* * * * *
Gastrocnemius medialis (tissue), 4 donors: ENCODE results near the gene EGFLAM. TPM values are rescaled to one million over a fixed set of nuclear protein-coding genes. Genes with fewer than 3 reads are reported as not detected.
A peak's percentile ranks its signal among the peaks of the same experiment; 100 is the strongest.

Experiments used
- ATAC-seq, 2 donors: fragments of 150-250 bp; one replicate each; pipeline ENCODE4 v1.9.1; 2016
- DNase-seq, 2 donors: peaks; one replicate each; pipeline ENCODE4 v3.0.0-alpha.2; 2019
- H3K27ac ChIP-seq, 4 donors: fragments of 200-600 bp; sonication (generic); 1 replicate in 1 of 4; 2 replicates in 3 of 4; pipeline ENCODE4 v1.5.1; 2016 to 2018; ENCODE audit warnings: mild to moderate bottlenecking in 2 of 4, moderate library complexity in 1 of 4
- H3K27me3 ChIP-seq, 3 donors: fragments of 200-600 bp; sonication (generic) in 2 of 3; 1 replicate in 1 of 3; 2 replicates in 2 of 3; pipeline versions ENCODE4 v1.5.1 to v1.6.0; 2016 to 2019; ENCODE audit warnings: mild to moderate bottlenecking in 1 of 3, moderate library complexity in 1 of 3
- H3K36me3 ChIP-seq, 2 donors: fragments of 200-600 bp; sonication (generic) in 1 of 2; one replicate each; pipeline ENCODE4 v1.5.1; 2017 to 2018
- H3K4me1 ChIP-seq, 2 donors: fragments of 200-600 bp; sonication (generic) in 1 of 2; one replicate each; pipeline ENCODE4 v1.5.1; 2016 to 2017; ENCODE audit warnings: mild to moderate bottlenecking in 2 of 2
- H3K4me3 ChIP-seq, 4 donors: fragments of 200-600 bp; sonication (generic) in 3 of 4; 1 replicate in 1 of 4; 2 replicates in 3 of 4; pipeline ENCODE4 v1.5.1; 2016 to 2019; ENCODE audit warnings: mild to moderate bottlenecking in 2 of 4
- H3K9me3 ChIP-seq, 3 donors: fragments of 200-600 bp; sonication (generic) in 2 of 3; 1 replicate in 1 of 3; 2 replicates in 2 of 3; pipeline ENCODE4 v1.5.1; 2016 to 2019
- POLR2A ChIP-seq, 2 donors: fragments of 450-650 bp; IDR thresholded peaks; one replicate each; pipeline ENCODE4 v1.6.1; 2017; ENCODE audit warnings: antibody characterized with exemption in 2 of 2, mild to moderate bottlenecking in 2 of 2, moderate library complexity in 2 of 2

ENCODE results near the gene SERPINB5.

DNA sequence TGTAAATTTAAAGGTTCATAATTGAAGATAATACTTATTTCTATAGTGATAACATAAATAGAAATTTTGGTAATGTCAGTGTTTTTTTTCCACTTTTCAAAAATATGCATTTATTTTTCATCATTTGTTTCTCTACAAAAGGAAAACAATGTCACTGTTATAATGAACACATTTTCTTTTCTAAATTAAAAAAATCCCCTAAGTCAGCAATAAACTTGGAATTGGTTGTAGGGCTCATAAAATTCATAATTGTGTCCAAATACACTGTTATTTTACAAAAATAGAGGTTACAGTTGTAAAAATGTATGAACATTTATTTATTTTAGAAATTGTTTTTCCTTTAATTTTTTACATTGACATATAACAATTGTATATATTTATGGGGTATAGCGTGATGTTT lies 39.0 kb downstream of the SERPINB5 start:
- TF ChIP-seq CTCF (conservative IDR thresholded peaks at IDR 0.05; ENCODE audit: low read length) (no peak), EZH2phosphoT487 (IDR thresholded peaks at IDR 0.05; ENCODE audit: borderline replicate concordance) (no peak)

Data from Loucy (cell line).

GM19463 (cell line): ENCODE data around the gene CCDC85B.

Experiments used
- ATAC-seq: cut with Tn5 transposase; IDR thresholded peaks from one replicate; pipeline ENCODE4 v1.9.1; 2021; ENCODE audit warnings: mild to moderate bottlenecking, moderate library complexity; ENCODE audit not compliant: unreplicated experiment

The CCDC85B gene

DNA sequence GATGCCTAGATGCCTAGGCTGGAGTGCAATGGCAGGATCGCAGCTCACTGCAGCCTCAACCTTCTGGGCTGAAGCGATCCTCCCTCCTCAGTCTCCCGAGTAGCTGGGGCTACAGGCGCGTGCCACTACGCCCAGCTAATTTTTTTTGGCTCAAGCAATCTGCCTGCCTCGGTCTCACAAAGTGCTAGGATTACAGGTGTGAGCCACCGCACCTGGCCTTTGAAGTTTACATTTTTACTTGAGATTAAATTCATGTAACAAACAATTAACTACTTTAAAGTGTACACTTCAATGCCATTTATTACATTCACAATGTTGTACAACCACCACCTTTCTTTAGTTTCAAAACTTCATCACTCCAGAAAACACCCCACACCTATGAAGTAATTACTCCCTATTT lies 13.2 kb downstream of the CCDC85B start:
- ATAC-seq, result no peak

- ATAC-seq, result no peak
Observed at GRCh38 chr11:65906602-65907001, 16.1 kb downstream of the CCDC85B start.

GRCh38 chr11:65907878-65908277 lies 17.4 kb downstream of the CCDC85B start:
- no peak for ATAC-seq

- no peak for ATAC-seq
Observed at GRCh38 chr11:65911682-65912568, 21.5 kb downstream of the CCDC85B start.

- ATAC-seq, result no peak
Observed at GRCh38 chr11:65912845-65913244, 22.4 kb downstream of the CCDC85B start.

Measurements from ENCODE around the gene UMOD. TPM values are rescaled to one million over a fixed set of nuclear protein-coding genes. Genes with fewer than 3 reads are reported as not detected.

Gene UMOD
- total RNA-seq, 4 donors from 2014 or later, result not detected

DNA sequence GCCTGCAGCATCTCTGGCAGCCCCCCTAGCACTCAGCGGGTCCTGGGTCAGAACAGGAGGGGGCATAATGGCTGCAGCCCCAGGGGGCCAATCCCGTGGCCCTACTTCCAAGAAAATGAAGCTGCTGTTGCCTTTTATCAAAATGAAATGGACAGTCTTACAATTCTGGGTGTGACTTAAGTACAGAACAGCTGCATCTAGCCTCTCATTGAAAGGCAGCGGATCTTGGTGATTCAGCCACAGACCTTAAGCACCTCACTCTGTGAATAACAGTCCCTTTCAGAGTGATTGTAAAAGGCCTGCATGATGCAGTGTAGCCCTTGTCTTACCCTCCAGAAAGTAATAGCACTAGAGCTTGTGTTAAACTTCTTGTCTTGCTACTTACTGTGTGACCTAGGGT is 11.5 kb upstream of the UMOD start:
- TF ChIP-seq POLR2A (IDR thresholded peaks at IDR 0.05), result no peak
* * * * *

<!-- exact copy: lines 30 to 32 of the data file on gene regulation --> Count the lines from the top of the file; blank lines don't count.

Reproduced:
Observed at GRCh38 chr11:65912845-65913244, 22.4 kb downstream of the CCDC85B start.

Measurements from ENCODE around the gene UMOD. TPM values are rescaled to one million over a fixed set of nuclear protein-coding genes. Genes with fewer than 3 reads are reported as not detected.

Gene UMOD